By extending the lengths of and lowering the interest rates on the mortgages, it means there will come a time when the existing bonds will expire before the mortgages expire and people will want their money back. The lender will need to sell new bonds to continue covering the mortgage and I kind of doubt that the investors will want to continue buying these risky bonds, especially if the interest rates are lower.

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pooka
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What, does the rate freeze carry with it some kind of pre-payment penalty? No, the opposite:

quote:
. It would also offer to put them on a fast track to refinance their mortgages through lenders or through state and local housing authorities, according to several people briefed on the matter who spoke on condition of anonymity because the deal has not been officially announced.

As for all the worry about a free lunch, these loans are already at interest rates well in excess of market rates, because the sub-prime borrowers generally took inflated rates to begin with due to their poor credit and will have had 2, 4 or more percentage points increase.

No one makes these loans expecting people to stay in them, so I don't feel these investors are being robbed.

Granted, there are markets where people are going to wind up in indentured servitude, new construction where the house is valued $100k less at the completion of construction than when earth was broken. People who started out in a reverse amortization situation will continue in one. But not everyone is in reverse amortization.

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Enigmatic
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quote:
Right now they have a lot of leverage to gain actual readjustment of mortgage amounts, keeping them able to pay the loan off in the long run.
How does that work? I understand that you can refinance to lock in a better rate. But short of paying down additional principal (which I assume the sub-prime borrowers don't have) how could someone get the actual amount of their mortgage adjusted?

I think the point of the rate freeze is more to give people time to refinance if they need to, for the market to improve a bit so that if somebody bought too much home maybe they can sell it in the next few years during the freeze. I think that stepping in to reduce everybody's mortgage amount does sound like too much of a giveaway, personally.

--Enigmatic

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fugu13
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Mucus: what new bonds? Those mortgages are already securitized. Unless you're somehow going to get someone to refund or forgive the bonds, there're no new bonds to issue.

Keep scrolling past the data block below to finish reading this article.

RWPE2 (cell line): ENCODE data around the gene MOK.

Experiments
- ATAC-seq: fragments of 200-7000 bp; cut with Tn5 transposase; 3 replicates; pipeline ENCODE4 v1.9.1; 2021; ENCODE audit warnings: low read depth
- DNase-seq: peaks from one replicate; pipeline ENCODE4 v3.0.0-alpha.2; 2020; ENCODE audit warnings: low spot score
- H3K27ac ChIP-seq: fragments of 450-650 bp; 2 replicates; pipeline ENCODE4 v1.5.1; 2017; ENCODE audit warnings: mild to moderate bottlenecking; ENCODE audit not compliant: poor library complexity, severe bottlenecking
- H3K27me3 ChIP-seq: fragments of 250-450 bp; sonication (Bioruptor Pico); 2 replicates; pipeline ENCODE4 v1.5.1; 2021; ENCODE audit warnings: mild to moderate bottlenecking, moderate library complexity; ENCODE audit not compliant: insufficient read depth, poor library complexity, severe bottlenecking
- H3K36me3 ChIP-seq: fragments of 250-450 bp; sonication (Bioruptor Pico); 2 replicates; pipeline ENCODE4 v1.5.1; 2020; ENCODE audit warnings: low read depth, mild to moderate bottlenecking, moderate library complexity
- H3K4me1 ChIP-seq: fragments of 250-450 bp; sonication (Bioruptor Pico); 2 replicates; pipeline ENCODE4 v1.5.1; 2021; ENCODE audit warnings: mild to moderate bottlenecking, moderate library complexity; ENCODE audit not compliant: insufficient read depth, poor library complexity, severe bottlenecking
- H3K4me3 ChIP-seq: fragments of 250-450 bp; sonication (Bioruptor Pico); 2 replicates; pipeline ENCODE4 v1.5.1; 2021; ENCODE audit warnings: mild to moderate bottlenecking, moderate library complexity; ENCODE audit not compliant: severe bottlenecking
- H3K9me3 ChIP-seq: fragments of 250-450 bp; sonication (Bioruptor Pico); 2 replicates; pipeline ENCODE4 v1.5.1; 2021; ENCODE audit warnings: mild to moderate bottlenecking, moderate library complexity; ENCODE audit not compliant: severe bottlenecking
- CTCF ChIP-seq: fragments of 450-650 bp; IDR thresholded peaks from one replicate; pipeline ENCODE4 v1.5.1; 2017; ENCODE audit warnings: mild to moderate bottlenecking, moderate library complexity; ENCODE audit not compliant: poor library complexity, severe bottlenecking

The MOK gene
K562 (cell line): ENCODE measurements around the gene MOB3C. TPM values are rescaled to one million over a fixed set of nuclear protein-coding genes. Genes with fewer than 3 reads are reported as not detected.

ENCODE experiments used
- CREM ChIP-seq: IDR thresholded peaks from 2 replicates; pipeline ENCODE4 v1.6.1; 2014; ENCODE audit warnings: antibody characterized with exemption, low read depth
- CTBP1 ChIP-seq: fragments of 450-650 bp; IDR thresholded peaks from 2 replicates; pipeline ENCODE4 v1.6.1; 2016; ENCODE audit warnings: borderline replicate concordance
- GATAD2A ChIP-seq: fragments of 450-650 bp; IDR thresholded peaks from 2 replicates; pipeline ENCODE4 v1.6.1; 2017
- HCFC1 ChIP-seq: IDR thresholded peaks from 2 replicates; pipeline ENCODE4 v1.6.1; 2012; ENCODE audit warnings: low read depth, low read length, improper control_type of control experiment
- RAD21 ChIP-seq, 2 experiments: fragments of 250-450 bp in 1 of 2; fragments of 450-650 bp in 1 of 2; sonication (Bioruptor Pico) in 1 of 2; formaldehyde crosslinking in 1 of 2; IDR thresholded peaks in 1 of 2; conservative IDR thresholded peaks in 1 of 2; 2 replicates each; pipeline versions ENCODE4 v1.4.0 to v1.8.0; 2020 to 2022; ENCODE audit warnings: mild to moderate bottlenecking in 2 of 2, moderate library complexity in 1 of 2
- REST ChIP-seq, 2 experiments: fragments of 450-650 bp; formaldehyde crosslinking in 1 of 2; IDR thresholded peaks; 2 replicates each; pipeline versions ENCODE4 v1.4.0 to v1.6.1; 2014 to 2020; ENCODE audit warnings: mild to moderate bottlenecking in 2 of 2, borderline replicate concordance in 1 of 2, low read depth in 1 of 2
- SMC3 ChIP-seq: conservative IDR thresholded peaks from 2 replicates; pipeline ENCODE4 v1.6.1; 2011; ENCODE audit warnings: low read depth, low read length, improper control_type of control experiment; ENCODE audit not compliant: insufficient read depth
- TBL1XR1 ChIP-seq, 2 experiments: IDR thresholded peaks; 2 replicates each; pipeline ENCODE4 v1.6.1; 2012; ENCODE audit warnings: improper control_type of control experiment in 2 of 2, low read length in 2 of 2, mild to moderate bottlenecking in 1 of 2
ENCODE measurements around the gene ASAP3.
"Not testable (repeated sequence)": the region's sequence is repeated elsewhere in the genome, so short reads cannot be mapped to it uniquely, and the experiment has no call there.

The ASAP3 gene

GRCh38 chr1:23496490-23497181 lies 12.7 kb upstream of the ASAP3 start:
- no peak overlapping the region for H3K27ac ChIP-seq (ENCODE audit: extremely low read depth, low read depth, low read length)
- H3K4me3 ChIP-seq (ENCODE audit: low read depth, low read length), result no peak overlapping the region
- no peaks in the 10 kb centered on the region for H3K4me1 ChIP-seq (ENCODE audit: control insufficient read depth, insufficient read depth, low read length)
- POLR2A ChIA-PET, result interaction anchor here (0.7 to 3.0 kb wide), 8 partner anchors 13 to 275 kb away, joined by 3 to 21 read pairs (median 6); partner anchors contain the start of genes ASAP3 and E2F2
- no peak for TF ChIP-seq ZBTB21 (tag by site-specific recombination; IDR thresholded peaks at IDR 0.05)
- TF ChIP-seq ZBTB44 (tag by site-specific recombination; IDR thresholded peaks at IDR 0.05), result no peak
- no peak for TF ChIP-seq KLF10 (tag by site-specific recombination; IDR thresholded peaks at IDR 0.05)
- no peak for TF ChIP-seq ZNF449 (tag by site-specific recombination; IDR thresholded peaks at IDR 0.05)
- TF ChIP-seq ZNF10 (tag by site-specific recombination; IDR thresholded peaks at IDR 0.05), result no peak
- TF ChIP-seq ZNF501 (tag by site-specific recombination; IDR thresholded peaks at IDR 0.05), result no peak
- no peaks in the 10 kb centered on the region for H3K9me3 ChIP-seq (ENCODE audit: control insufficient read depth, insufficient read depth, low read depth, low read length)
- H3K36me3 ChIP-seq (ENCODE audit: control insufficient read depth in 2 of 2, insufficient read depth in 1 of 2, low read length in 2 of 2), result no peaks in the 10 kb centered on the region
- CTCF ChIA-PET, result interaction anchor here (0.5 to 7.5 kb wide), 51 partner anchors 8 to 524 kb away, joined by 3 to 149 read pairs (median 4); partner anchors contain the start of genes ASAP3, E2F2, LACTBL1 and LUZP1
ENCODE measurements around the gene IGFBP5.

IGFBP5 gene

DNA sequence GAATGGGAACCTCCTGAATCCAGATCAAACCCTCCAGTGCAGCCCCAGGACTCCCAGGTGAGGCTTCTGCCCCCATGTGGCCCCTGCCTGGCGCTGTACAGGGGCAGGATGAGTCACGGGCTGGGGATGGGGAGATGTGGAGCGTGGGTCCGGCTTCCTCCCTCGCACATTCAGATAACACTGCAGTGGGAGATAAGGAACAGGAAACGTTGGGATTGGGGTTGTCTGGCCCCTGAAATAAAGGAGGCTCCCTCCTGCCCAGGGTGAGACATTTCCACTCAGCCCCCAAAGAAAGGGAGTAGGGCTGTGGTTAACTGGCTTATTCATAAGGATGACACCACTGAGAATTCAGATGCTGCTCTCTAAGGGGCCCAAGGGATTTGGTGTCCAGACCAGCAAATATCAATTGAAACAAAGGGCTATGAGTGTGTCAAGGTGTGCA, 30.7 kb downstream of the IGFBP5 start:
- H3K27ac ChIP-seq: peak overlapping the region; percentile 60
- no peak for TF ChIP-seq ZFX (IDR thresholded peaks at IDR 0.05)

These bonds, effectively, are parts of the mortgage holder's obligation. As long as the mortgage holder has an obligation (which is as long as they're paying on the mortgage), the bonds exist.

And if it were possible, there would be no problems selling the bonds (beyond the short term cashflow issues). The problems with the bonds were the disconnect between asserted quality and real quality. Bonds backed by subprime mortgages are a perfectly reasonable thing, they just need to be treated with proper caution.

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Javert Hugo
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quote:
I think that stepping in to reduce everybody's mortgage amount does sound like too much of a giveaway, personally.
No kidding. Where's the line to recieve a free down payment on a house?
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theCrowsWife
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quote:
Originally posted by Katarain:
I refuse to watch Flip This House because of exactly that cultural climate. I don't know if the show is making it worse to afford a home or if it's simply feeding off of the greed already out there. It doesn't matter to me. Either way, it represents exactly what ticks me off so much.

I know this is from several months ago, but I think the better show to watch is "Property Ladder." Most of the people on that show actually fail to sell their house for a profit (many fail to sell it at all.) I think this show gives a much more realistic look at flipping than Flip This House where every episode is a success.

We managed to buy in a buyer's market and sell at the tail end of a seller's market, so we took our profit and paid cash for a much cheaper house in a poorer part of the country. At this point, any sort of real estate bust is in our favor, since we aren't looking to sell our house but we would like to pick up some additional property.

--Mel

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ketchupqueen
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We could have got qualified for a house when we moved here (one of those Very Very Bad mortagages.) I know someone who did, and is losing her house.

I'm so glad we knew enough not to. We're betting that by the time we can pay off some more debt, save closing costs, taxes, and money for the initial lump payment on a VERY GOOD home insurance policy, and maybe a 1-3% down payment (because after all, this is CA), probably in 2-4 years, we'll be able to buy a fire-sale or foreclosed small house or large condo (forclosures are JUST starting in our area...) It's a different kind of betting, but still betting I guess. But the difference is, if we lose our bet, we will have savings and still have a place to live (albeit a rental.)

I'm thinking that's a better kind of bet.

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The Rabbit
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I wish it were as simple as a few people making bad financial choices. This is a systemic problem that involves not only people making bad financial choices but dishonest morgage brokers who diliberately misrepresented the risks both to home buyers and investors and a loop whole in government regulations that allowed them to get away with it.